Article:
“African-American men feel disconnected from the continent and often our history is misrepresented. Frustration, anger, confusion – we wanted to explore what the dialogue between Africa and African-Americans is. Search through that terrain. We wanted to find a version of our antagonist that could really affect our protagonist in a meaningful, personal and emotional way. The best villains can really affect your hero. Making it family – what’s more personal than that? You get those little pieces and try to find the connective tissue. We knew we were going to start in Oakland as a bookend. They didn’t give a mandate that we had to use the characters as they are in the canon.”
Because of that, there were able to choose which characters to include and even reimagine them. Most importantly, they wanted to create an antagonist the audience could connect with and understand why Killmonger feels the way he does.
6. Finding the right ending.
For Cole, the ending had to be part of the wish-fulfillment factor. “You want to have the action and fighting, but the most effective films have the emotional battle. The one-on-one battle is the one that affects us the most. We tried to balance the two and there were a lot of characters to service. You want to give everyone their moment.”
One question Cole asked himself was, “What version of this heroic character is too much? We knew that T’Challa and Erik were going to be battling in the mine. It’s really [figuring out] the mechanics of getting them down there and [getting] everyone else there.
7. Most personal moment.
Cole says he loved writing the scenes that take place in the “ancestral plane.” It helped him to connect with his ancestors whose identity he didn’t know, but also, “I didn’t grow up with a father so those scenes were very emotional for me."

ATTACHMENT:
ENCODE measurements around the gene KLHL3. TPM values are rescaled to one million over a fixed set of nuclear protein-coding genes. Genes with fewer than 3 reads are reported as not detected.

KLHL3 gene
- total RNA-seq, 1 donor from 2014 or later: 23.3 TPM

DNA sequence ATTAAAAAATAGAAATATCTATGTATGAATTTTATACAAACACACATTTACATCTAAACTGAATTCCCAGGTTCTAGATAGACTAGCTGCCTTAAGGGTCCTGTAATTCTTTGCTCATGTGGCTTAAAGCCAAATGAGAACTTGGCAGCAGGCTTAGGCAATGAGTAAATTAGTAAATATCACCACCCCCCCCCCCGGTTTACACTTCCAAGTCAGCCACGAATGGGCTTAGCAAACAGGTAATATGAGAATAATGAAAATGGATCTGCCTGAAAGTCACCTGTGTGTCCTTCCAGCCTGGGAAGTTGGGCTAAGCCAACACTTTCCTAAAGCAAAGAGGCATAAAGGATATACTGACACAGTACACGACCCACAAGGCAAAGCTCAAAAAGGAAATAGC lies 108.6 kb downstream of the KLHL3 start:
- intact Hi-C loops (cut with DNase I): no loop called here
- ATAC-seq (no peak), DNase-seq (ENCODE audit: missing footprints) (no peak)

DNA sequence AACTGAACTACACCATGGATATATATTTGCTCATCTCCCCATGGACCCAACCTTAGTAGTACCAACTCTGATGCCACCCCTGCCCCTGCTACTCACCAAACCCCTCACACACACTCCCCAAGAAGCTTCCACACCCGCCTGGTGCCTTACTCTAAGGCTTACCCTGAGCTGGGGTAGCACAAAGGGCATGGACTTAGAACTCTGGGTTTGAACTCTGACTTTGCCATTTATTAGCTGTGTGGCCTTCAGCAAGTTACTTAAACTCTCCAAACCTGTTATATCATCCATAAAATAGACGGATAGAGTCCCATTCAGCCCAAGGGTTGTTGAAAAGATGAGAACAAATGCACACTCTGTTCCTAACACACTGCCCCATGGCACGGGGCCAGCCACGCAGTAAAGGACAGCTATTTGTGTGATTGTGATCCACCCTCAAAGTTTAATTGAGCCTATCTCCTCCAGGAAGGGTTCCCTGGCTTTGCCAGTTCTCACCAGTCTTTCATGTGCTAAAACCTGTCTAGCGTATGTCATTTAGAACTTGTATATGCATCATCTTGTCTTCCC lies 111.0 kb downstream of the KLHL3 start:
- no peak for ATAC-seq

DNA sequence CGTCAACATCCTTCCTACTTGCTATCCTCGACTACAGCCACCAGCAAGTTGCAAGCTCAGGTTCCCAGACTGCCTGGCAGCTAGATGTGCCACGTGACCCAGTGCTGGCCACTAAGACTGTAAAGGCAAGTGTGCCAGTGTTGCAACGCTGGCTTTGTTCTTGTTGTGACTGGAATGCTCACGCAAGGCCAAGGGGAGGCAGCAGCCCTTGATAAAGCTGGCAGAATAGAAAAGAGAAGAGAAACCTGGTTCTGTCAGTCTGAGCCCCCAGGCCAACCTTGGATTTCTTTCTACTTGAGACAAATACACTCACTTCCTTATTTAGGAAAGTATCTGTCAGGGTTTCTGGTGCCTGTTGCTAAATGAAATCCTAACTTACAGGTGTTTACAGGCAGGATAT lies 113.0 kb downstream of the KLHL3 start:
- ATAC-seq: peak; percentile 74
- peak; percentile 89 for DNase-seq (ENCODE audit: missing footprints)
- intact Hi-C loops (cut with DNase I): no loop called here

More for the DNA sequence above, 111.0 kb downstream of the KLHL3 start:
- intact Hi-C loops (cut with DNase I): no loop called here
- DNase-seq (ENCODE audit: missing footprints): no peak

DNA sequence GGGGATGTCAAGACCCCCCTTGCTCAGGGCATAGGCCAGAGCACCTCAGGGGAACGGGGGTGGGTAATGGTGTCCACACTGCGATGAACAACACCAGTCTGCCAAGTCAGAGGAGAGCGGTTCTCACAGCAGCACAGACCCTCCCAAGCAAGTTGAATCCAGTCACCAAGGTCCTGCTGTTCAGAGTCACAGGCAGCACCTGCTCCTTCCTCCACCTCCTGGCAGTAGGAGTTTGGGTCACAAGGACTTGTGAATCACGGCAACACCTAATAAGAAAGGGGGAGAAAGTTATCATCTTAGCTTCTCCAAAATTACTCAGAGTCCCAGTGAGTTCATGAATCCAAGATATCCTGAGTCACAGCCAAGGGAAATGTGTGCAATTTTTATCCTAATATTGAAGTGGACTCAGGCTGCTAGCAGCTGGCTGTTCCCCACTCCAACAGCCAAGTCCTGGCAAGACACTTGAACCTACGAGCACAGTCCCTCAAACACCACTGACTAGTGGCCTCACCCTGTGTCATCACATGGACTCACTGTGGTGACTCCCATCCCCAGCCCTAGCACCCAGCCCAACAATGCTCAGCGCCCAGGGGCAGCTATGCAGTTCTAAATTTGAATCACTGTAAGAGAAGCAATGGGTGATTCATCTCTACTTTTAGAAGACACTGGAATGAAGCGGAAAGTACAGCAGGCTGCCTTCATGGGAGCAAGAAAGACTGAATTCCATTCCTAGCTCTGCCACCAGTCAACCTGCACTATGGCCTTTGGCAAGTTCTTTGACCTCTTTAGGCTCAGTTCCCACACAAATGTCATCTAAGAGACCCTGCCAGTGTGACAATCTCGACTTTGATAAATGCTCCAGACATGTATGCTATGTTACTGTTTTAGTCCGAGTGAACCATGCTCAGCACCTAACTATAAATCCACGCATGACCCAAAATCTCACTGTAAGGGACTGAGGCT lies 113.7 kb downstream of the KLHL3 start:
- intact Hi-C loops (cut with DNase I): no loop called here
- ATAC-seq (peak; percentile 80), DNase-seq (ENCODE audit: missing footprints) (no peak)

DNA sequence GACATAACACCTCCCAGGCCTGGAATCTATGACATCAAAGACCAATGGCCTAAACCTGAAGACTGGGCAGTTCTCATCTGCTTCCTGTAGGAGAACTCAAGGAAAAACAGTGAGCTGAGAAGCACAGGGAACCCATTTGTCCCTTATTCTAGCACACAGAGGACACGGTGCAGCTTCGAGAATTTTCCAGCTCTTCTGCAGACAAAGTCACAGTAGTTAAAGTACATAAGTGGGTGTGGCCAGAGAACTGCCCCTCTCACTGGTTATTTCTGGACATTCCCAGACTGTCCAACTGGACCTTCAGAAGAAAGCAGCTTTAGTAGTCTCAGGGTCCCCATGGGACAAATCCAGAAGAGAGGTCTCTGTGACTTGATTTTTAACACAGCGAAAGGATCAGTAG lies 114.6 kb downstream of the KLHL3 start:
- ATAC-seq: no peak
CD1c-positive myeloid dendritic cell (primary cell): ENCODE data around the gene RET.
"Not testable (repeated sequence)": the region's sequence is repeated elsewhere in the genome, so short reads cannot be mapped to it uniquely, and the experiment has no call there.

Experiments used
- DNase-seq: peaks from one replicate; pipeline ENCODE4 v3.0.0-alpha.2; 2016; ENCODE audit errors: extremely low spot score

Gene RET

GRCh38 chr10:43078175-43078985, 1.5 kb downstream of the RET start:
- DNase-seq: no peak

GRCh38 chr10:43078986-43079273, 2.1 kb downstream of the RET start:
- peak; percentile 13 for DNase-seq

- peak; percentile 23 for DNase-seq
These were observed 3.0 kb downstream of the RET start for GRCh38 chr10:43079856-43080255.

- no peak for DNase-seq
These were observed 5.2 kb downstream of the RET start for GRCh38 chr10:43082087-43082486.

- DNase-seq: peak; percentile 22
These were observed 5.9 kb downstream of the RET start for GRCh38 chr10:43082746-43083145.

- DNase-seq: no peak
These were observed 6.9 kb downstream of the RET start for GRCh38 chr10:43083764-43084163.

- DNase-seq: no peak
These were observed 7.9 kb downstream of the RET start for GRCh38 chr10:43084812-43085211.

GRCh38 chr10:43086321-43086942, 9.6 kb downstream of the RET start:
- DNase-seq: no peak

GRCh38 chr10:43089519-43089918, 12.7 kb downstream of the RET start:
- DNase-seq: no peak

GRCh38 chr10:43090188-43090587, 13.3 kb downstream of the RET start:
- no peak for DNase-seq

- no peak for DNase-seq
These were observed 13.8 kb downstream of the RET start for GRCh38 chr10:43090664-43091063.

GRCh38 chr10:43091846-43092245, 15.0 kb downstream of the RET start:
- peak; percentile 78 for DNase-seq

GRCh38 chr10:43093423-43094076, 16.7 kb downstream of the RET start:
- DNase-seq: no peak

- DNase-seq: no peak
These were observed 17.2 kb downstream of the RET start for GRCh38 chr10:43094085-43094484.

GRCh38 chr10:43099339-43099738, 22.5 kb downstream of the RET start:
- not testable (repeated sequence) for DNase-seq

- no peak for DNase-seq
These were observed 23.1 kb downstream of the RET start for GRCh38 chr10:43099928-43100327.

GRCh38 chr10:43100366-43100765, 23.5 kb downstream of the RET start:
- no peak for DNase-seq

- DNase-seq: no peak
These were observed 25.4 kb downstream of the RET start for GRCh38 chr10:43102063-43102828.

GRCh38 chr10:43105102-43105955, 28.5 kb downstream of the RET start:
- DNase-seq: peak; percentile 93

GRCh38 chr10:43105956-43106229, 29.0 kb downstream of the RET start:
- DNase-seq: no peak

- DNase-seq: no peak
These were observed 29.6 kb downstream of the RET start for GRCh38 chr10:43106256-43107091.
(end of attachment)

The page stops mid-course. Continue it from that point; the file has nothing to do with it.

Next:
8. Toughest scene.
Though he couldn’t choose the one scene that was most difficult to write, he did say he put a lot of time and effort working through the ending. “Those later debates and the philosophical nature of those scenes that need to also be emotional. [I was] really trying to make that work. [It was] trial and error, keep working at it until you get it.”
Tune in to the Oscars on Feb. 24 to see if Black Panther wins the Best Picture award.
Shanee Edwards graduated from UCLA Film School with an MFA in Screenwriting and is currently the film critic for SheKnows.com. She recently won the Next MacGyver television writing competition to create a TV show about a female engineer. Her pilot, Ada and the Machine, is currently in development with America Ferrera’s Take Fountain Productions. You can follow her on Twitter: @ShaneeEdwards
Photo credit: Alberto E. Rodriguez/Getty Images for Disney